When Open AI's ChatGPT chatbot was introduced to the public in November 2022, it opened the floodgates for new AI development. Not only had  this new technology been a powerful tool able to utilize user data to continually improve its algorithms, it was also incredibly accessible to programmers and app developers. With an easy access point and a small fee for its use, any developer could integrate OpenAI's language models into their own apps. Everyone from large investment firms like Morgan Stanley to grocery delivery services like Instacart and even independent developers began integrating OpenAI into their apps, creating a decentralized network of AI use, growth, and improvement as more developers buy into the language model. 

    Since then, tech companies have been leading the charge in the recent AI boom. There are clear advantages to using AI, and tech companies have the researchers, the engineers, the infrastructure, and the money to invest in these new developments. There has, however, been increasing concern about this decentralized and unregulated development. 

    While it is in society's interest to create a system of ethical AI, that may not be the primary interest of a company. Unregulated AI development is based around the needs of the consumer, and whomever can give the consumer what they want. That's not to say “All Corporations are Evil” or even corporations generally don't care about the well-being of society, but rather that the directions that AI can potentially develop are endless. In light of the recent developments, many tech companies, despite mass layoffs and other controversies, have begun to develop and integrate their own AI as quickly as possible and have even lobbied governments in efforts to prevent regulation.

    In some cases, that may mean ethical AI. That could also mean, however, AI that aggregates copyrighted works without compensation, AI that takes personal data without consent, or in some cases AI that has the potential to create content that, while fictional, encourages and/or advocates illegal acts. By failing to create a system of laws to regulate and create guardrails for AI research “policymakers are creating the conditions for a race to the bottom in irresponsible AI.”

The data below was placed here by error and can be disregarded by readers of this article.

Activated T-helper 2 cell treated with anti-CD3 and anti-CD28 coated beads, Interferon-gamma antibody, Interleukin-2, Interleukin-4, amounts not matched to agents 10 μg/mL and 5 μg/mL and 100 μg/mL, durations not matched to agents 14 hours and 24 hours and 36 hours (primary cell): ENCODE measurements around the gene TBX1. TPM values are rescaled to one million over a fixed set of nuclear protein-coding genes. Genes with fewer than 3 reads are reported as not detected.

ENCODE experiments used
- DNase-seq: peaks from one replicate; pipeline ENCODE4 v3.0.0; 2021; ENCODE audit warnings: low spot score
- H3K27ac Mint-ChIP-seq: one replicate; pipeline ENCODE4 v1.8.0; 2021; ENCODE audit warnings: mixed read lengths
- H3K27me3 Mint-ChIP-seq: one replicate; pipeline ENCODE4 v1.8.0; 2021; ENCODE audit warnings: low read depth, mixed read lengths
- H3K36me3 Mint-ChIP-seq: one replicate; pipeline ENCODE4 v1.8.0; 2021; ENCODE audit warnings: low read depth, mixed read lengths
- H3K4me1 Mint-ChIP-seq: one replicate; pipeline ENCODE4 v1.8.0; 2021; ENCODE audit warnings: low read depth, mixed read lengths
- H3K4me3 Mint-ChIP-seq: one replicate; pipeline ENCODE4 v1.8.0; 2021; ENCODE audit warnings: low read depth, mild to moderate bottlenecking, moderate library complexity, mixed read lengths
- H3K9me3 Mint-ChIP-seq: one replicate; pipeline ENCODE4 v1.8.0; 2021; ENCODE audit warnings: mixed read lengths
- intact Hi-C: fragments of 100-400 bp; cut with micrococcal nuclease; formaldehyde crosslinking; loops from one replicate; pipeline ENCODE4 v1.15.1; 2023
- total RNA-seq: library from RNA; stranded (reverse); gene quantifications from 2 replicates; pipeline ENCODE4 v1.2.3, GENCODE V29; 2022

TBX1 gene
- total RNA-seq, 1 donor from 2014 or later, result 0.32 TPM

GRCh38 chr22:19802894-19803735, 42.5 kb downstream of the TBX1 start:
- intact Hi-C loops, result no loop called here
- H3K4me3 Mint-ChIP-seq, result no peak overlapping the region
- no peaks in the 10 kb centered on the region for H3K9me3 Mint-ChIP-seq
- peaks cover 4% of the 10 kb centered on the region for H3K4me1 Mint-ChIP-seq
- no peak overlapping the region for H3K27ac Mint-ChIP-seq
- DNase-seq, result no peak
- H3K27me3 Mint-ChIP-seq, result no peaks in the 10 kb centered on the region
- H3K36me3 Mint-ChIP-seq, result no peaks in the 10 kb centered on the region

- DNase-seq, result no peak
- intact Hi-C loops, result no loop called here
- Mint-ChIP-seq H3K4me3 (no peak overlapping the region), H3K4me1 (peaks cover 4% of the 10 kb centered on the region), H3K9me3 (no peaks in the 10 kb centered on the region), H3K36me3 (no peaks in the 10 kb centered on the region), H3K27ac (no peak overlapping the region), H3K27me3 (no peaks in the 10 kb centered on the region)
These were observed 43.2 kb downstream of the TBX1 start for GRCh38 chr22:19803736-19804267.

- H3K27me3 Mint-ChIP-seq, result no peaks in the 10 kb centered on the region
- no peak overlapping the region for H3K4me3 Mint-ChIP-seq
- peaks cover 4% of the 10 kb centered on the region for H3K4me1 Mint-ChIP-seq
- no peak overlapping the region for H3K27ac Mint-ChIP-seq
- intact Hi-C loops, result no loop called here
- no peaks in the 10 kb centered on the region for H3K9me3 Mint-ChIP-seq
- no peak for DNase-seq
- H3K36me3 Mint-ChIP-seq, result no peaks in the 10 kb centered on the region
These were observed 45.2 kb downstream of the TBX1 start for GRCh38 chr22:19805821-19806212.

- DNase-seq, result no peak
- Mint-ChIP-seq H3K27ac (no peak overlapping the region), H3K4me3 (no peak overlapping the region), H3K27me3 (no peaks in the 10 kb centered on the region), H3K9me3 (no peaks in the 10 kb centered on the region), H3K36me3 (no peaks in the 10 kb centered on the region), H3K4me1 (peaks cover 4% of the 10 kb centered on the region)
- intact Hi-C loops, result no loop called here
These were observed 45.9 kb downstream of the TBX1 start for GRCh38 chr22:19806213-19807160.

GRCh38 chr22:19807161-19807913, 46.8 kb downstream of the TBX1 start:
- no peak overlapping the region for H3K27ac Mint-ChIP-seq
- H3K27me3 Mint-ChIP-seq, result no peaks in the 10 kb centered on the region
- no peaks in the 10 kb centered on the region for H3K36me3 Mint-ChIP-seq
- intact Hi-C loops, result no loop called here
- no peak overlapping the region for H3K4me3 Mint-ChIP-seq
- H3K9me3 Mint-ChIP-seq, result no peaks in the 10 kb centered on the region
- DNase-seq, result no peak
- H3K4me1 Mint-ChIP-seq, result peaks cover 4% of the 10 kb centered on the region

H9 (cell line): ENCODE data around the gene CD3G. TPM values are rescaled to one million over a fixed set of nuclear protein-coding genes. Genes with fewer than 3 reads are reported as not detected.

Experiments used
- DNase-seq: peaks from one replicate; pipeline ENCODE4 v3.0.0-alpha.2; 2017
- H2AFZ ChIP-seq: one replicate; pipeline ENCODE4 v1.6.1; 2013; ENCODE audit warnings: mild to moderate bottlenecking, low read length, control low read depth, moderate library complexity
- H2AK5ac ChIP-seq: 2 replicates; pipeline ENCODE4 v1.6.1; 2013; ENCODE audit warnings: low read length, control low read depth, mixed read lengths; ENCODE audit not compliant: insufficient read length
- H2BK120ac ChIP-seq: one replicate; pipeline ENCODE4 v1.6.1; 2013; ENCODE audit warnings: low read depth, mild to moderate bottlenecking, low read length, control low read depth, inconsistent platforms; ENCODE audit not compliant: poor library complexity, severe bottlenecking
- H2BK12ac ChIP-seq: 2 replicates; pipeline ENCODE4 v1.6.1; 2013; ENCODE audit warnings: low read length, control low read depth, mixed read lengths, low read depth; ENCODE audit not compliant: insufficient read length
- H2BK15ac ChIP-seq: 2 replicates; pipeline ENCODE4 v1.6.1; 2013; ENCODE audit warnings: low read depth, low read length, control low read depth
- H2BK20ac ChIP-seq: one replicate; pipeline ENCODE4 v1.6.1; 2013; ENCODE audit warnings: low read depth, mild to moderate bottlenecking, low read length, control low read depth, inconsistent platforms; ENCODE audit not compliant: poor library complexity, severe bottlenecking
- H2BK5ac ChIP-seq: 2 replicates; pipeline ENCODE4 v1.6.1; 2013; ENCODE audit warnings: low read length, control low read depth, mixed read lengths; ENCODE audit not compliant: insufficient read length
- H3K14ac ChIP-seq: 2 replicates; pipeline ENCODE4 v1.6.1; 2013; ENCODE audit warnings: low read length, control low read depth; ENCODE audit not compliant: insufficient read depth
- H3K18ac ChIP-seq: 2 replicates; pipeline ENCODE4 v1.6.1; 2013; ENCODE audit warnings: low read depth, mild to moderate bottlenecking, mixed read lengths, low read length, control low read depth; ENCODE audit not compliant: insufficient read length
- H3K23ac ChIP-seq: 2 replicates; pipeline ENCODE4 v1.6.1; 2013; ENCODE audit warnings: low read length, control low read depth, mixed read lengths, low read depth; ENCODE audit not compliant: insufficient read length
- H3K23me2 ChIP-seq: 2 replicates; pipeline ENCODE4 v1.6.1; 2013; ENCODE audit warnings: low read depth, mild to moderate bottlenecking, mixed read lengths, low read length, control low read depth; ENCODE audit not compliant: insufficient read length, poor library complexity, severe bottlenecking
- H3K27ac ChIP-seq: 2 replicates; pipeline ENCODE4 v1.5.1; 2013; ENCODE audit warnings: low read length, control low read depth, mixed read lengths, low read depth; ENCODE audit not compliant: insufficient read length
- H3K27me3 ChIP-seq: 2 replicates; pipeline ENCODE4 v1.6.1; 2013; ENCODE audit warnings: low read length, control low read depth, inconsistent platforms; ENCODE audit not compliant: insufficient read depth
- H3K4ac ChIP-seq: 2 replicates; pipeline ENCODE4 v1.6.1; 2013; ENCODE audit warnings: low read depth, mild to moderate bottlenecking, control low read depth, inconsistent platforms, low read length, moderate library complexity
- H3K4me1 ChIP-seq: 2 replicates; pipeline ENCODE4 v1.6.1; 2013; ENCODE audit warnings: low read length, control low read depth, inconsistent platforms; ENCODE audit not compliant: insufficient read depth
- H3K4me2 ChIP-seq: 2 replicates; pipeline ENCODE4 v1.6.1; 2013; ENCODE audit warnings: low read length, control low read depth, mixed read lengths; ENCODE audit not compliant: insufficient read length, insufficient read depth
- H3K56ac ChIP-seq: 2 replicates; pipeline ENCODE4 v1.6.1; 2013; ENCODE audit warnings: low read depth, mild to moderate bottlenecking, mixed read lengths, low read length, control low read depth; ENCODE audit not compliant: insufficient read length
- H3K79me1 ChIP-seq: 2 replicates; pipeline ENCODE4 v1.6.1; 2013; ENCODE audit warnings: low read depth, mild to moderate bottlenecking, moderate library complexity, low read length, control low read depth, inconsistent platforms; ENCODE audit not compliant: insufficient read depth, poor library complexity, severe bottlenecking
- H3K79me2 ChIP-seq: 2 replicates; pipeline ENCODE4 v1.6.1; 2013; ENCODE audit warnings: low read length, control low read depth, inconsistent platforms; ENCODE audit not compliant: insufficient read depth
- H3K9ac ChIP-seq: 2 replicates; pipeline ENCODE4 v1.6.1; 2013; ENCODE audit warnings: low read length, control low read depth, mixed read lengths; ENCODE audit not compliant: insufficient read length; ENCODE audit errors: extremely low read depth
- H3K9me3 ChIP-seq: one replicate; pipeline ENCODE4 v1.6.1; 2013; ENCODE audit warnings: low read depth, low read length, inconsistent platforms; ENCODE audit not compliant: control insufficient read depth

In March 2023, tech leaders and researchers, including entrepreneur Elon Musk, Apple co-founder Steve Wozniak, and Rachel Bronson, the president of the Bulletin of the Atomic Scientists, signed an open letter calling for the halt of new AI technology:

    AI systems with human-competitive intelligence can pose profound risks to society and humanity, as shown by extensive research and acknowledged by top AI labs. As stated in the widely-endorsed Asilomar AI Principles, Advanced AI could represent a profound change in the history of life on Earth, and should be planned for and managed with commensurate care and resources. Unfortunately, this level of planning and management is not happening, even though recent months have seen AI labs locked in an out-of-control race to develop and deploy ever more powerful digital minds that no one – not even their creators – can understand, predict, or reliably control.

    The letter continues to ultimately call for the immediate “pause for at least 6 months the training of AI systems more powerful than GPT-4. This pause should be public and verifiable, and include all key actors. If such a pause cannot be enacted quickly, governments should step in and institute a moratorium." 

    An open letter, however, does not immediately stop the development and deployment of all AI, because it is still a voluntary measure. While there are plenty of tech industry leaders who have signed the open letter, there are many that haven't and believe that a moratorium isn't the solution. Furthermore even those who have signed off on the moratorium and have consistently warned of the dangers of AI are still trying to compete with their own AI and are ramping up their AI efforts.

    The potential development of irresponsible AI is only becoming increasingly more pressing. As more companies begin to develop their own AI systems, the more data is required. AI requires large datasets in order to analyze and continue to learn, and it gets information from consumers. “This includes the whole of the world wide web – everything" says Michael Wooldridge, a professor of computer science at the University of Oxford.  "Every link is followed in every page, and every link in those pages is followed… In that unimaginable amount of data there is probably a lot of data about you and me… And it isn’t stored in a big database somewhere – we can’t look to see exactly what information it has on me. It is all buried away in enormous, opaque neural networks.” 

    Since tech companies have been incredibly secretive about their datasets and not allowing others to see what data they have been using, where and when they got it, nor how they accessed it, most of us don't realize what private information is being taken from us. 

    Despite these potential problems, many governments around the world have not created any guidelines or restrictions regarding the use and development of AI.

    100 votes